Learning speed Personalizer will learn more slowly when in Apprentice mode than when learning in Online mode. Apprentice mode can only learn by observing the rewards obtained by your default action, which limits the speed of learning, as no exploration can be performed. Learns faster because it can both exploit the current model and explore for new trends.
Learning effectiveness "Ceiling" Personalizer can approximate, very rarely match, and never exceed the performance of your base business logic (the reward total achieved by the default action of each Rank call). Personalizer should exceed applications baseline, and over time where it stalls you should conduct on offline evaluation and feature evaluation to continue to get improvements to the model.
Rank API value for rewardActionId The users' experience doesn’t get impacted, as rewardActionId is always the first action you send in the Rank request. In other words, the Rank API does nothing visible for your application during Apprentice mode. Reward APIs in your application should not change how it uses the Reward API between one mode and another. Users' experience will be changed by the rewardActionId that Personalizer chooses for your application.
Evaluations Personalizer keeps a comparison of the reward totals that your default business logic is getting, and the reward totals Personalizer would be getting if in Online mode at that point. A comparison is available in the Azure portal for that resource Evaluate Personalizer’s effectiveness by running Offline evaluations, which let you compare the total rewards Personalizer has achieved against the potential rewards of the application’s baseline.

A note about apprentice mode's effectiveness:

  • Personalizer's effectiveness in Apprentice mode will rarely achieve near 100% of the application's baseline; and never exceed it.
  • Best practices would be not to try to get to 100% attainment; but a range of 60% – 80% should be targeted depending on the use case.

Using Apprentice mode to train with historical data

If you have a significant amount of historical data, you’d like to use to train Personalizer, you can use Apprentice mode to replay the data through Personalizer.

Set up the Personalizer in Apprentice Mode and create a script that calls Rank with the actions and context features from the historical data. Call the Reward API based on your calculations of the records in this data. You will need approximately 50,000 historical events to see some results but 500,000 is recommended for higher confidence in the results.

When training from historical data, it is recommended that the data sent in (features for context and actions, their layout in the JSON used for Rank requests, and the calculation of reward in this training data set), matches the data (features and calculation of reward) available from the existing application.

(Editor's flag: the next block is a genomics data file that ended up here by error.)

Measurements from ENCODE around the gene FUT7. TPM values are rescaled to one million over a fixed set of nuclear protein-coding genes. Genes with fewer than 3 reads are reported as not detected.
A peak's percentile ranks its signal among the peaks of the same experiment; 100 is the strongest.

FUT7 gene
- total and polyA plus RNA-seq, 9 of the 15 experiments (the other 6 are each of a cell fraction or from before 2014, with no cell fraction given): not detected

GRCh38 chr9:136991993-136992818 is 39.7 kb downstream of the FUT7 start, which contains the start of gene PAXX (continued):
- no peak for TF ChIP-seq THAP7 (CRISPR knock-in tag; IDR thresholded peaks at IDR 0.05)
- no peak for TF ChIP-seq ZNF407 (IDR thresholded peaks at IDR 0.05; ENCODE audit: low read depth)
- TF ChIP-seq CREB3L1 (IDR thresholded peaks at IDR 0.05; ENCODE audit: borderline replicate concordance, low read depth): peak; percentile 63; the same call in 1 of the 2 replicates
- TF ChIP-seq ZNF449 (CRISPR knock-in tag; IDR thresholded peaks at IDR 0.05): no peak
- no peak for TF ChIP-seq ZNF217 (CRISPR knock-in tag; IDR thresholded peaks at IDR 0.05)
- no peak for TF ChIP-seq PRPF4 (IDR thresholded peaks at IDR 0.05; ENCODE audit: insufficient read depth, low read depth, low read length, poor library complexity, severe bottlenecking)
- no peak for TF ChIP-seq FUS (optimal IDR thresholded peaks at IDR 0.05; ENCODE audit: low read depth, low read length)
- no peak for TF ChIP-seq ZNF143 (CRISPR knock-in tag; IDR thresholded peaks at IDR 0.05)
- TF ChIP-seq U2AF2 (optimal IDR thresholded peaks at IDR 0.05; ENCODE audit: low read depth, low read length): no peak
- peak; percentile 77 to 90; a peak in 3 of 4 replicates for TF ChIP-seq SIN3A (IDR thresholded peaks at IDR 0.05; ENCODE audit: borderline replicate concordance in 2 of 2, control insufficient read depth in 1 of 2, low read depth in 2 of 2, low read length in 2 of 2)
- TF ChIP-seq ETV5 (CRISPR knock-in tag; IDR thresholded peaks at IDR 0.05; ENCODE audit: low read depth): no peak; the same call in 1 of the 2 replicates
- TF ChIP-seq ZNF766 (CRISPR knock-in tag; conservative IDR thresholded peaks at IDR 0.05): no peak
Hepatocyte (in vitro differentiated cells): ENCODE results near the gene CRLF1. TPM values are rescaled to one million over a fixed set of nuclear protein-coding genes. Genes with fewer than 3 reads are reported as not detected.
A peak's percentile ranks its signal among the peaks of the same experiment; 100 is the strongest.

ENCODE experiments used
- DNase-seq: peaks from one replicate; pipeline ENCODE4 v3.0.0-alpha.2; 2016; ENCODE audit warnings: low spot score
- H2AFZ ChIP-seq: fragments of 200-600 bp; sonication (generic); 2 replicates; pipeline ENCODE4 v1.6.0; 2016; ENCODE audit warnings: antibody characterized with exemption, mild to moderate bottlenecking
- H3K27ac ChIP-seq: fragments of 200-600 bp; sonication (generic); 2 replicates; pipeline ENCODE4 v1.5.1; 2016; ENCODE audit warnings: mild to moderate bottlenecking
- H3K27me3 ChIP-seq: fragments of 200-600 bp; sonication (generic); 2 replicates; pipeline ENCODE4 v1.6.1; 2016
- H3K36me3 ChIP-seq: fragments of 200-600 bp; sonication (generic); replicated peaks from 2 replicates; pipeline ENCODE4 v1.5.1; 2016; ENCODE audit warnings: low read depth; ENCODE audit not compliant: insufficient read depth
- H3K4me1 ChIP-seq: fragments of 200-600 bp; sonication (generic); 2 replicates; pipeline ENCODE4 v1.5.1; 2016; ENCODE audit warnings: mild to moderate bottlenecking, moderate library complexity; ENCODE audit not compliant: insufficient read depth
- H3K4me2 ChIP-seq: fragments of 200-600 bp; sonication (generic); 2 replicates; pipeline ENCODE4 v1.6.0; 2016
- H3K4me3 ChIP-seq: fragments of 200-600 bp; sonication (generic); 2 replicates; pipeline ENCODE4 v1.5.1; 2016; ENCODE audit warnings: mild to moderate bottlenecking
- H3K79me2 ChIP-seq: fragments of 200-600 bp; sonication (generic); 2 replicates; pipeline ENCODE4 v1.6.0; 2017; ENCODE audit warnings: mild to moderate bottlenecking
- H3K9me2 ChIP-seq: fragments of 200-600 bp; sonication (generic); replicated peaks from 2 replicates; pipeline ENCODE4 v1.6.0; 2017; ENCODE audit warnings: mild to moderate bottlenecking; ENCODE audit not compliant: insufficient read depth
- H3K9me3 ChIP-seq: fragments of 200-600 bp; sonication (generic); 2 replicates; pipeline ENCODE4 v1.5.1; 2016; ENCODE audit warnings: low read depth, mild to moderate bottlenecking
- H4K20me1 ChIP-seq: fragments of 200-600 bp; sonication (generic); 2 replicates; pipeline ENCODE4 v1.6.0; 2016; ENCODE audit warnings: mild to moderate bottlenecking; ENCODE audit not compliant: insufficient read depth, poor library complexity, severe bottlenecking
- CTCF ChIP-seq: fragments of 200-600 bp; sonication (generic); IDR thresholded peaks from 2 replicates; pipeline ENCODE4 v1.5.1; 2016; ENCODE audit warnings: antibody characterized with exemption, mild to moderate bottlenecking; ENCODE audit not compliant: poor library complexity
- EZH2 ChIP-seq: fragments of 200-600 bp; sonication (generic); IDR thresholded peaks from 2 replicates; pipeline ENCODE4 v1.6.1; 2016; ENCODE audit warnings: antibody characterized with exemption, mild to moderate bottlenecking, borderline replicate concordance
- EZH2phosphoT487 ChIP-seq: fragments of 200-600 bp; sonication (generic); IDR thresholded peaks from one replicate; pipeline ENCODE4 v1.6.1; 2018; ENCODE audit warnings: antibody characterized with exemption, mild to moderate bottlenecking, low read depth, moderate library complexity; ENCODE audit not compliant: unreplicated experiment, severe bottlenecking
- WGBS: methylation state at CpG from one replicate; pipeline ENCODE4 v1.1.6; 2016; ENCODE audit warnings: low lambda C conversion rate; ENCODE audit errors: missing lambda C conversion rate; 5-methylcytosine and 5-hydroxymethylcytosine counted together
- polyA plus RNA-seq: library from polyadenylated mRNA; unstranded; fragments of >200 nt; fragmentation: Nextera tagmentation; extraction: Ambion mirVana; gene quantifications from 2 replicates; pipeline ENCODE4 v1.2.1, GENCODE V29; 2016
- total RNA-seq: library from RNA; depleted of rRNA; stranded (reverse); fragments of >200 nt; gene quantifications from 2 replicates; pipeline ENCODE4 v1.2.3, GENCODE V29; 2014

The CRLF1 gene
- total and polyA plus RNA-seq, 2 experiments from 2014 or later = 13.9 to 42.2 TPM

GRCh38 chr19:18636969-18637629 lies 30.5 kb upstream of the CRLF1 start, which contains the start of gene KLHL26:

Offline and post-facto data tends to be more incomplete and noisier and differs in format. While training from historical data is possible, the results from doing so may be inconclusive and not a good predictor of how well Personalizer will learn, especially if the features vary between past data and the existing application.

Typically for Personalizer, when compared to training with historical data, changing behavior to Apprentice mode and learning from an existing application is a more effective path to having an effective model, with less labor, data engineering, and cleanup work.

Using Apprentice Mode versus A/B Tests

It is only useful to do A/B tests of Personalizer treatments once it has been validated and is learning in Online mode. In Apprentice mode, only the default action is used, which means all users would effectively see the control experience.

Even if Personalizer is just the treatment, the same challenge is present when validating the data is good for training Personalizer. Apprentice mode could be used instead, with 100% of traffic, and with all users getting the control (unaffected) experience.

Once you have a use case using Personalizer and learning online, A/B experiments allow you to do controlled cohorts and scientific comparison of results that may be more complex than the signals used for rewards. An example question an A/B test could answer is: In a retail website, Personalizer optimizes a layout and gets more users to _check out_ earlier, but does this reduce total revenue per transaction?